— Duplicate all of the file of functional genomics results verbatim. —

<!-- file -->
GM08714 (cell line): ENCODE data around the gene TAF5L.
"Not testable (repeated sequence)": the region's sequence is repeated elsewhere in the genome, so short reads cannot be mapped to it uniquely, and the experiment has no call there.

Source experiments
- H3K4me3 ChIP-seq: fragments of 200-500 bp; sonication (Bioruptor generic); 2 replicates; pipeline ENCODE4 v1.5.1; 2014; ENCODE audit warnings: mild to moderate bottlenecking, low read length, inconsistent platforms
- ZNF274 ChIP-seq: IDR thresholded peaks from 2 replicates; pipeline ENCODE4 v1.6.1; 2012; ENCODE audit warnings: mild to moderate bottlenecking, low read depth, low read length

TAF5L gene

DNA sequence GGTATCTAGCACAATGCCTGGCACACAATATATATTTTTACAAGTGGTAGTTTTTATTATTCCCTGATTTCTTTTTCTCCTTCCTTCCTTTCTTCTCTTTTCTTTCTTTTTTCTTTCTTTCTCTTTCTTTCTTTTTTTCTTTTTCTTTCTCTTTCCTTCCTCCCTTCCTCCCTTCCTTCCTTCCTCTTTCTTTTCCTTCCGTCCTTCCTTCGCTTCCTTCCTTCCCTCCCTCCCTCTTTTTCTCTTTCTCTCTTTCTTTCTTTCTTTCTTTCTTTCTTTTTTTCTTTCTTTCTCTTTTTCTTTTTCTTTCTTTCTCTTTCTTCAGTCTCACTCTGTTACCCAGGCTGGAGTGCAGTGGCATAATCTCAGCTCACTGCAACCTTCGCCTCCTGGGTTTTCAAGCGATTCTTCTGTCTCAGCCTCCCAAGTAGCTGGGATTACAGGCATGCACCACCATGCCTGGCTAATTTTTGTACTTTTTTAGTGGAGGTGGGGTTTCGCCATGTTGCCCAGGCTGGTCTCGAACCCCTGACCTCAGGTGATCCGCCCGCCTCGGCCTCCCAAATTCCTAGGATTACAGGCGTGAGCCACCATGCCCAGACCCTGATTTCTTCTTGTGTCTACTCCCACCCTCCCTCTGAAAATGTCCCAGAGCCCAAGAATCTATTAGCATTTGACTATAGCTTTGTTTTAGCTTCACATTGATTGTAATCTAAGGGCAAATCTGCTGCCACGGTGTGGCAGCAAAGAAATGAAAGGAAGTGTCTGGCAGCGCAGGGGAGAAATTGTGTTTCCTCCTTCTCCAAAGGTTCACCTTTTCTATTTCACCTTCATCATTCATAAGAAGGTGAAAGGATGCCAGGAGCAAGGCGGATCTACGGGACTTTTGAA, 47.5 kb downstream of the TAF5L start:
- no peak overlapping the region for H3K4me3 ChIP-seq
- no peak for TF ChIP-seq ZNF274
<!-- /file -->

GM08714 (cell line): ENCODE data around the gene TAF5L.
"Not testable (repeated sequence)": the region's sequence is repeated elsewhere in the genome, so short reads cannot be mapped to it uniquely, and the experiment has no call there.

Source experiments
- H3K4me3 ChIP-seq: fragments of 200-500 bp; sonication (Bioruptor generic); 2 replicates; pipeline ENCODE4 v1.5.1; 2014; ENCODE audit warnings: mild to moderate bottlenecking, low read length, inconsistent platforms
- ZNF274 ChIP-seq: IDR thresholded peaks from 2 replicates; pipeline ENCODE4 v1.6.1; 2012; ENCODE audit warnings: mild to moderate bottlenecking, low read depth, low read length

TAF5L gene

DNA sequence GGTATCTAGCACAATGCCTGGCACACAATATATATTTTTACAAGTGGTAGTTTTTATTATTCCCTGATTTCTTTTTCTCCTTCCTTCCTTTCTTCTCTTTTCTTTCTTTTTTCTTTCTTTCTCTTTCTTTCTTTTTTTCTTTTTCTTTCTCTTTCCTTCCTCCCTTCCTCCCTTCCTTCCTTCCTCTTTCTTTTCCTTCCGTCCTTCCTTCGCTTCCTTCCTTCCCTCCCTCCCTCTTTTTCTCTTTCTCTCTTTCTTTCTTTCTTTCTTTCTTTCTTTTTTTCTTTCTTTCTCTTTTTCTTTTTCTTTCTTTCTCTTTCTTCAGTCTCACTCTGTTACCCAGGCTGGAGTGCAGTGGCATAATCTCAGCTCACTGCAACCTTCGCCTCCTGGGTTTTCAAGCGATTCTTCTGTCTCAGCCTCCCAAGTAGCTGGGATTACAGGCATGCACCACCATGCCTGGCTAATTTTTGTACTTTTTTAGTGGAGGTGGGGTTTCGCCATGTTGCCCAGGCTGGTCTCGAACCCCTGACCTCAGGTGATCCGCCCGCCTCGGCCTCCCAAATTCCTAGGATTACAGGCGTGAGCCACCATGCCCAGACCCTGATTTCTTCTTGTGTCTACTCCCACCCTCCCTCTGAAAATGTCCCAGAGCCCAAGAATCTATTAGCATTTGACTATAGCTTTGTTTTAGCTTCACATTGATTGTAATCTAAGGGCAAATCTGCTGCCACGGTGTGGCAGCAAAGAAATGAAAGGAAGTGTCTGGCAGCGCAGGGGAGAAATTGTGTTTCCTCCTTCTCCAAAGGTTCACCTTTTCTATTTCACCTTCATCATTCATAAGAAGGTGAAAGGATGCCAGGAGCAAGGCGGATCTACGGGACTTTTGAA, 47.5 kb downstream of the TAF5L start:
- no peak overlapping the region for H3K4me3 ChIP-seq
- no peak for TF ChIP-seq ZNF274